|Publication number||US5424092 A|
|Application number||US 08/285,947|
|Publication date||Jun 13, 1995|
|Filing date||Aug 4, 1994|
|Priority date||Jun 3, 1993|
|Publication number||08285947, 285947, US 5424092 A, US 5424092A, US-A-5424092, US5424092 A, US5424092A|
|Inventors||David E. Weaver, Everett J. Clary, Robert J. Shem, George M. Taft, Jr.|
|Original Assignee||State Of Alaska, Dept. Of Public Safety|
|Export Citation||BiBTeX, EndNote, RefMan|
|Patent Citations (1), Referenced by (10), Classifications (13), Legal Events (3)|
|External Links: USPTO, USPTO Assignment, Espacenet|
This application is a continuation in part of application Ser. No. 08/070,772 filed Jun. 3, 1993, now U.S. Pat. No. 5,348,759.
This invention relates to fingerprint developing devices and methods using cyanoacrylate and particularly to fingerprint developing devices and methods using a liquid form of cyanoacrylate that is vaporized and then propelled at some velocity toward the object to be tested.
It is long known that cyanoacrylate, in vapor form, adheres to fingerprints. Once the vapor cures, the cyanoacrylate forms a white polymer substance that reveals to the fingerprint. This technique is known as developing a latent fingerprint. Although his process produces good results, the present technology for developing latent prints involves a time consuming process that must be performed in closed quarters. Current technology uses sheet packets of thick liquid cyanoacrylate. The cyanoacrylate is spread on sheets of material and then sealed. To use, the packet is opened by pulling the two sheets apart which then exposes the cyanoacrylate to the air. Typically, these sheets are placed in a closed vessel such as a large aquarium with the object to be examined. The cyanoacrylate vapors can then adhere to the object, developing any prints that might be on the object. This process can take up to six hours. One system calls for placing several packets throughout a room and then sealing the room for up to 24 hours to develop any prints that may be inside.
Examples of patents that use this technique can be found in U.S. Pat. Nos. 4,550,041; 4,729,229; 4,260,645, and 4,613,515. As noted above, these devices and methods all suffer from the same drawbacks: they are slow, taking up to several hours to complete the process, and must be used in a closed container.
It is also known that heat accelerates the vaporization of the cyanoacrylate. U.S. Pat. No. 4,719,119 discusses the drawbacks of using heat as it was taught in 1983. Essentially, the heat process uses a laboratory "hot plate" to warm the cyanoacrylate. In use, the opened pouch is placed on the hot plate within a closed container. As the heat is applied, vaporization accelerates. Notwithstanding the safety problems associated with this technique, it still requires that the test be conducted within a closed container such as an aquarium.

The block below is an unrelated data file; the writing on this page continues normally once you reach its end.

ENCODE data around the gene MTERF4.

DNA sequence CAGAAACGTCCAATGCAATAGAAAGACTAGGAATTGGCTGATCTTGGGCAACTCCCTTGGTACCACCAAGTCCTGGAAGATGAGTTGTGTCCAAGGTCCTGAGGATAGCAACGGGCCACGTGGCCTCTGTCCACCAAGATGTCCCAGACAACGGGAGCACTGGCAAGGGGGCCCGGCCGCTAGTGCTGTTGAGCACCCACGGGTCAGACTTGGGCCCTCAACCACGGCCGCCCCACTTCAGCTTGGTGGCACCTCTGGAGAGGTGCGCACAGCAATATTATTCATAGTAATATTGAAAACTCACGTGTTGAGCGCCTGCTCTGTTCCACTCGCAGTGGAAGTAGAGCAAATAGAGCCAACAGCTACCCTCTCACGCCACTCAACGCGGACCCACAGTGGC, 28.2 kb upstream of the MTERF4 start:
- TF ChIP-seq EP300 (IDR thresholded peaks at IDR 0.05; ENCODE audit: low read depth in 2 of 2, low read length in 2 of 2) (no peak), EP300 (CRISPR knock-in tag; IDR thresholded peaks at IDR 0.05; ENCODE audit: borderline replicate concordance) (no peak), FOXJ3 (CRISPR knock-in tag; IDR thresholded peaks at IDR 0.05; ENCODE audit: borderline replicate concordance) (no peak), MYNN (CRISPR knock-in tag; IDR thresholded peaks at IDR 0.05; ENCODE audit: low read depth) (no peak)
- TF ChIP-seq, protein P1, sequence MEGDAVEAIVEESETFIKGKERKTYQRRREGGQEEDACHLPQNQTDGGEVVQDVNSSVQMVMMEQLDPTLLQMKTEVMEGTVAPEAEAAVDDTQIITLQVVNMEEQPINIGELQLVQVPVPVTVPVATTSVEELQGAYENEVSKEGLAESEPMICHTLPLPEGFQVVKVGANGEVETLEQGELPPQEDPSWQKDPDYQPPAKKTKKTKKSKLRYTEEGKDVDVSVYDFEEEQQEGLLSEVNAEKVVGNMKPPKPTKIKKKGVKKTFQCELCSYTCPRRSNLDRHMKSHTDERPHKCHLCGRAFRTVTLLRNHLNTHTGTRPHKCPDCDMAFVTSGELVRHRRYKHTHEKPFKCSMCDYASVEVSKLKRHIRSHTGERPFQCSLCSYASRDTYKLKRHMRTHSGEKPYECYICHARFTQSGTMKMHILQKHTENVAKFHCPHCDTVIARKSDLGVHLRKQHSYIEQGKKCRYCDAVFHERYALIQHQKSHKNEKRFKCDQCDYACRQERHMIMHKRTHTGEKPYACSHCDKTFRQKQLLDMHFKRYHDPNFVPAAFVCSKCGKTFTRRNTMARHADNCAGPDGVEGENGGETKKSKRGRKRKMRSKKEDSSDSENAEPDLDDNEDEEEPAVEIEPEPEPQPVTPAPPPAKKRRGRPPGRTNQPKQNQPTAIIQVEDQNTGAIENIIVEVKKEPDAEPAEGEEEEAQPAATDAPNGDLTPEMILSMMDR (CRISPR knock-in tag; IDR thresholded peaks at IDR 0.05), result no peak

The present invention overcomes the problems associated with the prior art devices. The invention provides a fingerprint detection device which can be used in any location, including outdoors. The development of the latent prints often takes less than 30 seconds. The invention has a housing that holds a quantity of solid cyanoacrylate. Liquid cyanoacrylate is initially placed around the inner periphery of the housing and cured. One end of the housing is tapered to form a connecting tube. This connecting tube is then placed on the end of a small propane torch. The torch is used to vaporize the cyanoacrylate in the housing into a vapor, which is then propelled forward from the torch by the velocity of the torch exhaust gases. This vapor is then projected onto the test object, where latent prints will appear within seconds.
In a preferred embodiment, an empty housing is packed with a thermally stable fibrous or porous support material such as steel wool, woven wire or a porous ceramic. This support material is then impregnated with a liquid cyanoacrylate, which is then allowed to dry. The device is operated the same as before only this embodiment offers the additional benefit, that after the cyanoacrylate has been completely vaporized, the support material remains.
FIG. 1 is a vertical-sectional view of the housing containing a fibrous or porous support material and cyanoacrylate ready for use and a fragmentary view of the tip of a torch,
FIG. 2 is a vertical-sectional view of the housing containing steel wool impregnated with cyanoacrylate, ready for use,
FIG. 3 is a side view of the housing as placed on the small torch,
FIG. 4 is a detailed view of the device in use.
Referring now to the drawing, the device has a cylindrical housing 1. The housing is open at the top 2. The bottom of the housing 3 can be tapered as shown. In the preferred embodiment, the taper is used to form a tapered base 3 of reduced internal diameter. This allows the housing 1 to be placed onto the exhaust port of a small commercially available propane torch, as discussed below. A connecting tube 4 is attached to the tapered base 3. This assembly can be constructed from one piece of metal.